Ukraine: cutting graft top priority to reach new bailout

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DAVOS, Switzerland (AP) — Ukraine will focus on fixing its huge problem of corruption as it tries to convince its international rescue creditors to give it more loans, a government official said Saturday.

Dmytro Shymkiv, deputy head of the presidential administration, asked for patience, noting that big reforms take time if they are to be made democratically.

The economy and public finances of Ukraine have been drained by uncertainty over the country's future amid a war in its eastern region. The country got bailout loans from the International Monetary Fund, European Union and U.S. last year. But with no end in sight to its economic problems, it is asking for more.

The IMF and EU have said that is impossible if Ukraine does not step up — and accelerate — its efforts to overhaul its economy.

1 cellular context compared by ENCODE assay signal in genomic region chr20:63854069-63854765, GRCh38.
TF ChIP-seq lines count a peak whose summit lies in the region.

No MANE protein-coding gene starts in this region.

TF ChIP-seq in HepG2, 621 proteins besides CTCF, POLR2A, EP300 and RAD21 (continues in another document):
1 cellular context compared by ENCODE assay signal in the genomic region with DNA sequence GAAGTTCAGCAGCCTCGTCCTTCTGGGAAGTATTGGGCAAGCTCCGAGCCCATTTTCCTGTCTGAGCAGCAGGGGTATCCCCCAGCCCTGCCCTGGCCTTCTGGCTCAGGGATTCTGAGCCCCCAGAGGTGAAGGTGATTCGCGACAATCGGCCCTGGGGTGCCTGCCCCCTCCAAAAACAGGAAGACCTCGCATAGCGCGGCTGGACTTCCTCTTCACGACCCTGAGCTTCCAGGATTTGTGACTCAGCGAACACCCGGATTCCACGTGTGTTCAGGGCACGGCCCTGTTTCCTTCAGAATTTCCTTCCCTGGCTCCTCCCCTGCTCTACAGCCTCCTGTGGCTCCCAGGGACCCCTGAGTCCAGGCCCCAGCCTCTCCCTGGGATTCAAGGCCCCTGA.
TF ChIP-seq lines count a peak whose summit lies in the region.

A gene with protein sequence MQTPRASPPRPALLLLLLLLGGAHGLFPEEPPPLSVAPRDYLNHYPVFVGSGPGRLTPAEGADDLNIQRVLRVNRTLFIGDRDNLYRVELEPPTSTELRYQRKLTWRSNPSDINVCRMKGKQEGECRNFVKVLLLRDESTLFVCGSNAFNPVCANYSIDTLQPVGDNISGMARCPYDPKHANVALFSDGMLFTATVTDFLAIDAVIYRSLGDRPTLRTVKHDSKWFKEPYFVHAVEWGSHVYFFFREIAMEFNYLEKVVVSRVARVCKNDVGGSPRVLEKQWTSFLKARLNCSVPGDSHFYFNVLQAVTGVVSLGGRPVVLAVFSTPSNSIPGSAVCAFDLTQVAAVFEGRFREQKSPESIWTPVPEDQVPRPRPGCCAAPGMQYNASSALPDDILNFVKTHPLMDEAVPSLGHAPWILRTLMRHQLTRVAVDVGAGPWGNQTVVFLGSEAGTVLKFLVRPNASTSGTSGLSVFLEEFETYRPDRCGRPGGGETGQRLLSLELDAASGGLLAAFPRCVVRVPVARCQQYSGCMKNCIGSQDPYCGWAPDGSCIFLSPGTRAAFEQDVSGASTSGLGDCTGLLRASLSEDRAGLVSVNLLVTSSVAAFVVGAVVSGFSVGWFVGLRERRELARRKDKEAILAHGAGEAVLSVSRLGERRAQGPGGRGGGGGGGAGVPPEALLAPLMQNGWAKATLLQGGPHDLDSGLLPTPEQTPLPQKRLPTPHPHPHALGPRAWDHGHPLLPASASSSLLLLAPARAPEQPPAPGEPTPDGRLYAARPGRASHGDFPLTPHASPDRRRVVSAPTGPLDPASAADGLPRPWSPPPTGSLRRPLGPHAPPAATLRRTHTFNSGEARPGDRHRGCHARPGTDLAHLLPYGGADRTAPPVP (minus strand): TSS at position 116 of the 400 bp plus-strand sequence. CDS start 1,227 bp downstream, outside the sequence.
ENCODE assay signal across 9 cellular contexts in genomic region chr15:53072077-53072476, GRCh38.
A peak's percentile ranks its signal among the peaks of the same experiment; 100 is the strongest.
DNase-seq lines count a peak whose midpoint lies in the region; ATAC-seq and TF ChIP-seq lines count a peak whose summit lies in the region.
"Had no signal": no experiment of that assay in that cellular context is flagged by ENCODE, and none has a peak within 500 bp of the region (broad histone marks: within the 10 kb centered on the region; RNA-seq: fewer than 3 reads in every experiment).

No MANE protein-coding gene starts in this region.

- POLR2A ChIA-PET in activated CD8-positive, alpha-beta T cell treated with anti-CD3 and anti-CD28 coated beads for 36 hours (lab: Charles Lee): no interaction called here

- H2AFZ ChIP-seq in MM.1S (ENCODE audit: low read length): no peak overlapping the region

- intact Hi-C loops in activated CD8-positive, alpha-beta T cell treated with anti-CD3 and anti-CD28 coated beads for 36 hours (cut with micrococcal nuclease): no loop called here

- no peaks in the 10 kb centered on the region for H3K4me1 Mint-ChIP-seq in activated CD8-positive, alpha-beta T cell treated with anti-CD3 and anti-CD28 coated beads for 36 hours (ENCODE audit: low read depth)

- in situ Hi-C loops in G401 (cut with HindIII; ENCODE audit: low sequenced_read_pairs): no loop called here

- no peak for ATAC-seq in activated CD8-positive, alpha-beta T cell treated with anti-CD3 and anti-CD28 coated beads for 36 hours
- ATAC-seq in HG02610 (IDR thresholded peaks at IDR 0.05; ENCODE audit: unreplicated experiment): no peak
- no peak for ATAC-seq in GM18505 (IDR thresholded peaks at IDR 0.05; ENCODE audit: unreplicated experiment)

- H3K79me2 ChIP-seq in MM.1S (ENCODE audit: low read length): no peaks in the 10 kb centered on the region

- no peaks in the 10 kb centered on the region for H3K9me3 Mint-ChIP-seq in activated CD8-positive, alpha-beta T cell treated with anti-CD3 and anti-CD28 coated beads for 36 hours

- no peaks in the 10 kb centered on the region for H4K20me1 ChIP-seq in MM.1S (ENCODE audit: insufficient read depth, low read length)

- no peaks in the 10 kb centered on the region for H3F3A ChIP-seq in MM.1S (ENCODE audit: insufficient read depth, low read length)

Shymkiv told The Associated Press that graft was top of the to-do list: "We start on anti-corruption."

The government will also try to make the judicial system more open, streamline the civil service and overhaul law enforcement, he said on the sidelines of the World Economic Forum in Davos, Switzerland.

Under time pressure, with the talks on new rescue loans pending, Shymkiv appealed for patience. He noted the task of modernizing an entire country is huge, and that the democratic process of negotiations involved in reforms takes time: "Democracy slows the pace of reforms."

But "we fought for democracy on the Maidan," he said, referring to the square in the capital where protests brought down the previous, pro-Russian regime.

He said 2015 will be a tough year, as the government looks to cut spending "across everything," with an economic improvement seen only in 2016.

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